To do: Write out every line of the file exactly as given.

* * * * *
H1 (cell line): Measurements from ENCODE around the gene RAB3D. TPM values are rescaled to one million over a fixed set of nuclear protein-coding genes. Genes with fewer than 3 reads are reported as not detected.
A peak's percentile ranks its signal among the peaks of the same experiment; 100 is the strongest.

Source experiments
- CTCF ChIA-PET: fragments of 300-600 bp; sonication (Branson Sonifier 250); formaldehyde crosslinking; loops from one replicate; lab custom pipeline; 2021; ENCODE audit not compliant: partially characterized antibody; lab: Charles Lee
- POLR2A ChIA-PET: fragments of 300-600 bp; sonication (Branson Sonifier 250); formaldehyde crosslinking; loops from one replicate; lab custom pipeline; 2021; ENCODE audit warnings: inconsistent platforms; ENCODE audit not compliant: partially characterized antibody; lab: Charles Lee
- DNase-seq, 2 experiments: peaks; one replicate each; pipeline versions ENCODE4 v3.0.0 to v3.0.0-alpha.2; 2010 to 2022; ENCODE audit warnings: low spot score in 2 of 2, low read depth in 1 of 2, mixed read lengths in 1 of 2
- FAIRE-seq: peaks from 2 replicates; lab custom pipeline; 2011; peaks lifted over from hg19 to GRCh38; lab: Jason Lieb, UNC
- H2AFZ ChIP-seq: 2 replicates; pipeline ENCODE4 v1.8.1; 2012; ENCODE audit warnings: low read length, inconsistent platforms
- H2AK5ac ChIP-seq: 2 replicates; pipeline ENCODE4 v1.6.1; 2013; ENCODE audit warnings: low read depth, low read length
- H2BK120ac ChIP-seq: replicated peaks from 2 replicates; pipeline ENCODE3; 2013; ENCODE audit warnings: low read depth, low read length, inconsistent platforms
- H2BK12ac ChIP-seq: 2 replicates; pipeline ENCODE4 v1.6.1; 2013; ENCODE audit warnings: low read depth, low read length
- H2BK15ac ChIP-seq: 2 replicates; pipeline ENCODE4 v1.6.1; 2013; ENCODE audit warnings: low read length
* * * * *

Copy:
H1 (cell line): Measurements from ENCODE around the gene RAB3D. TPM values are rescaled to one million over a fixed set of nuclear protein-coding genes. Genes with fewer than 3 reads are reported as not detected.
A peak's percentile ranks its signal among the peaks of the same experiment; 100 is the strongest.

Source experiments
- CTCF ChIA-PET: fragments of 300-600 bp; sonication (Branson Sonifier 250); formaldehyde crosslinking; loops from one replicate; lab custom pipeline; 2021; ENCODE audit not compliant: partially characterized antibody; lab: Charles Lee
- POLR2A ChIA-PET: fragments of 300-600 bp; sonication (Branson Sonifier 250); formaldehyde crosslinking; loops from one replicate; lab custom pipeline; 2021; ENCODE audit warnings: inconsistent platforms; ENCODE audit not compliant: partially characterized antibody; lab: Charles Lee
- DNase-seq, 2 experiments: peaks; one replicate each; pipeline versions ENCODE4 v3.0.0 to v3.0.0-alpha.2; 2010 to 2022; ENCODE audit warnings: low spot score in 2 of 2, low read depth in 1 of 2, mixed read lengths in 1 of 2
- FAIRE-seq: peaks from 2 replicates; lab custom pipeline; 2011; peaks lifted over from hg19 to GRCh38; lab: Jason Lieb, UNC
- H2AFZ ChIP-seq: 2 replicates; pipeline ENCODE4 v1.8.1; 2012; ENCODE audit warnings: low read length, inconsistent platforms
- H2AK5ac ChIP-seq: 2 replicates; pipeline ENCODE4 v1.6.1; 2013; ENCODE audit warnings: low read depth, low read length
- H2BK120ac ChIP-seq: replicated peaks from 2 replicates; pipeline ENCODE3; 2013; ENCODE audit warnings: low read depth, low read length, inconsistent platforms
- H2BK12ac ChIP-seq: 2 replicates; pipeline ENCODE4 v1.6.1; 2013; ENCODE audit warnings: low read depth, low read length
- H2BK15ac ChIP-seq: 2 replicates; pipeline ENCODE4 v1.6.1; 2013; ENCODE audit warnings: low read length